The WCC also took ecumenism to its farthest limits—suggesting that Muslims, Hindus, and others achieve salvation in the same way as Christians, and warning the latter against “narrow” thinking. The Council’s Director of Inter-Faith dialogue, Dr. Wesley Ariarajah, said it was inconceivable to him that God listened to Christian prayers but ignored those praying to their particular versions of God. “As a Sri Lankan Christian who has read the Hindu writings and the scriptures of the Hindu saints I simply cannot believe that there have not been other people (than Christians) who are familiar with God,” he said. “It is beyond belief that other people have no access to God or that God has no access to other people…. My understanding of God’s love is too broad for one to believe that only this narrow segment called the Christian church will be saved. If you are a Christian you must be open and broad, not narrow and exclusive.”

Several thoughts come to mind. Scripture teaches that the heathen change the glory of God into am image made like to corruptible man (Rom. 1:18ff.). Holy Scripture also teaches that there is, besides the Name of Jesus, no other Name under heaven, given among men, by which we must be saved (Acts 4:12). And we are reminded of what the inspired Apostle John wrote to the church, “. . . even now are there many antichrists; whereby we know it is the last time” (I John 2:18). The WCC is not worthy of the name church. Nor is it difficult to understand that it will not be that long before those who by grace through faith believe in the Lord Jesus will be persecuted for their faith.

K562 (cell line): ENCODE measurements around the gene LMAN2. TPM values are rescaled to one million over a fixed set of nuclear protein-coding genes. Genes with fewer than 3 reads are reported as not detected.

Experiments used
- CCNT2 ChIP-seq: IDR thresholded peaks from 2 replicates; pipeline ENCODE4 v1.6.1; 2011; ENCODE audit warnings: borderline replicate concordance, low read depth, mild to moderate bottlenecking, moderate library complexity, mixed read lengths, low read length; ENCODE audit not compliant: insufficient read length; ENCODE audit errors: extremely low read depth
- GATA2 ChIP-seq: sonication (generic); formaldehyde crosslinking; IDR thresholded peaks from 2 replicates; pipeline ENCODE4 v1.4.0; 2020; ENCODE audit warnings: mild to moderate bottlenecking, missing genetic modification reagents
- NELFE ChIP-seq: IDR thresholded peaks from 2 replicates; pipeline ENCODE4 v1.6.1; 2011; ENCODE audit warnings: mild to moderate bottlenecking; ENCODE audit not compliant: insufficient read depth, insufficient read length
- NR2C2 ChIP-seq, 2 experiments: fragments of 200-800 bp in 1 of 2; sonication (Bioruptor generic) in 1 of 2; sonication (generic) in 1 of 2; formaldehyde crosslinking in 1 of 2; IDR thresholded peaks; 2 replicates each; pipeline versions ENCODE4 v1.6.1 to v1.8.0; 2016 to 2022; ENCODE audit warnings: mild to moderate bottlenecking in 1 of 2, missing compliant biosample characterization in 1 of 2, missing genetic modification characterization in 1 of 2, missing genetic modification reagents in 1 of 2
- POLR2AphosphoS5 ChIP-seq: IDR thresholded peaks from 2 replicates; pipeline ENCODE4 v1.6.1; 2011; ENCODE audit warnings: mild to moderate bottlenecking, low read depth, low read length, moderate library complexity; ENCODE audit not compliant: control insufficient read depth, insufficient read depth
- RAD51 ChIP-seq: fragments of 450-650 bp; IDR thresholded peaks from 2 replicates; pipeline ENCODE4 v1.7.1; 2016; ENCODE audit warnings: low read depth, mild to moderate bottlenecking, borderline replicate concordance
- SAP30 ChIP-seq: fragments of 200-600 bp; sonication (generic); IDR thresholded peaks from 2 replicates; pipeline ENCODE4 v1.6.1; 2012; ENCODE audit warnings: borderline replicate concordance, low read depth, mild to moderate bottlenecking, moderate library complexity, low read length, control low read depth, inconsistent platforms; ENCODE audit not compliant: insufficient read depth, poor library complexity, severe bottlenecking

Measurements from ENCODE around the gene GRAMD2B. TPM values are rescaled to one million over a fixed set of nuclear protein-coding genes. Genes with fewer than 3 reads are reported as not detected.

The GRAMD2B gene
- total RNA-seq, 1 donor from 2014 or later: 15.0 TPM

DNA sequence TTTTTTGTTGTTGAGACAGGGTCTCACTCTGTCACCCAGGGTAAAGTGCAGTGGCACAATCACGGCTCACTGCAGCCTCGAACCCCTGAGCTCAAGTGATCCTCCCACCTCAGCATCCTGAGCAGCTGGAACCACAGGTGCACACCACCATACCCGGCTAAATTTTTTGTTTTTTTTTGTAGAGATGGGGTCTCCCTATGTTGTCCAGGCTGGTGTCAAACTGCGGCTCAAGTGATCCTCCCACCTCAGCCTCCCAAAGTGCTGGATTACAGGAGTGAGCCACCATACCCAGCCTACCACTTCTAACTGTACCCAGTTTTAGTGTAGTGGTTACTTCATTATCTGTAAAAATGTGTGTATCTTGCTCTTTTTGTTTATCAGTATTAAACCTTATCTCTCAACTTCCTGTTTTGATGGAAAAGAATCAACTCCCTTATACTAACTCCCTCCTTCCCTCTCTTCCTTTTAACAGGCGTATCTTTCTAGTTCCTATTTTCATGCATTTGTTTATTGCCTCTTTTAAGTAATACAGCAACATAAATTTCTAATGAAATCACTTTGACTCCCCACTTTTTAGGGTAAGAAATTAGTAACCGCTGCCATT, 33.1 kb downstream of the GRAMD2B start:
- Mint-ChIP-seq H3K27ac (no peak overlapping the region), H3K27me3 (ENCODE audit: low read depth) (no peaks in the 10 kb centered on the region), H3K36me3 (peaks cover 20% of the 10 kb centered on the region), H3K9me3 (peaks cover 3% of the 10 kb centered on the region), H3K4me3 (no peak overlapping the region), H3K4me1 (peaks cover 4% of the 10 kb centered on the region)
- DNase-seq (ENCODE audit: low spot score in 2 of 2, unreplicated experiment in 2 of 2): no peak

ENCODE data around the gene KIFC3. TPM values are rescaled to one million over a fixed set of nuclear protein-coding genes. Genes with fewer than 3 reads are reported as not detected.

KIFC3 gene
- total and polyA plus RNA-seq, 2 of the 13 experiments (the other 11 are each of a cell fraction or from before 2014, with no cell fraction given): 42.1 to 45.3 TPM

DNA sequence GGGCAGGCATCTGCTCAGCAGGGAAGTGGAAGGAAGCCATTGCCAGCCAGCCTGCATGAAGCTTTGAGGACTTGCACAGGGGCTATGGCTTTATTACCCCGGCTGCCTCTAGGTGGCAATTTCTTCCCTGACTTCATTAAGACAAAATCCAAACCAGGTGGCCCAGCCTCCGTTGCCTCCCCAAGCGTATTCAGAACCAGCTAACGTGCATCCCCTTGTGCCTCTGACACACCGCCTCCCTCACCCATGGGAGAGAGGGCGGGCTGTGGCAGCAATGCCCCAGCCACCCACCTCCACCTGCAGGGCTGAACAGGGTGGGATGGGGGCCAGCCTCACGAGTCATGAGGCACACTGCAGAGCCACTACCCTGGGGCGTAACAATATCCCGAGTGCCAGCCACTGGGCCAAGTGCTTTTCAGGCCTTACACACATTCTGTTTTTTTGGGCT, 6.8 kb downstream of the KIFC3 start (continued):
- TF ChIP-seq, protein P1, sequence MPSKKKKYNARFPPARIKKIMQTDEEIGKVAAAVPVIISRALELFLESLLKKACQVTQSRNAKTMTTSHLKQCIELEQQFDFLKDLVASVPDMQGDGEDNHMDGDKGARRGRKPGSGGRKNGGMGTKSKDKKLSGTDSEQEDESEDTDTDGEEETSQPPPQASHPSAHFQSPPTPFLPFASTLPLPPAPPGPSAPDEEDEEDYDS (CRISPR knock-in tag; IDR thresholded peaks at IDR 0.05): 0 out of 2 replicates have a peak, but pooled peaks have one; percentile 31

New York Times Service 

REC News Exchange 


Muslims Torture Christians

Some Muslims at least are not as friendly to Christians as the WCC is to them, according to recent reports. Three Muslim converts to Christianity have been tortured repeatedly since their arrest and subsequent trial last November on charges of crimes against the government of Egypt, reports Amnesty International. The three, according to AI, were in “bad physical condition” when they appeared at a mid-December hearing, “suffering from hunger and the effects of continuing torture, including electric shocks.” The three men all converted from Islam to Christianity within the past six years. They were declared innocent of the charge of having conducted “actions against a heavenly religion [Islam],” last November. This ruling was appealed and they were rearrested. They now face newly created charges and a possible sentence of up to eight years in prison. They have been released on condition that they promise to leave the country. The church of which the three are members is under increasing pressure from the Egyptian Ministry of the Interior to reduce the profile of its ministry to Muslims.

The WCC refuses to acknowledge the fact that Islam and other heathen religions are false and that their adherents are enemies of the Christian faith. But Muslims know this and certainly regard Christianity as their enemy and a threat to their religion.

Christianity Today

Famine Again

Parts of Africa are facing starvation equal to or greater than the famine in the mid-1980s. About twenty million people in the nations of Ethiopia, Sudan, Liberia, Angola, and Mozambique face starvation without immediate aid. The famine is caused by failing crops, low rainfall, and civil war.

This too is a sign of the times. Scripture tells us we shall hear of famines and earthquakes, in divers places, as well as of wars and rumors of wars (Matt. 24). Let us not fear these things, but let us be a people who live in joyful anticipation of the coming of the Lord Jesus.

Christianity Today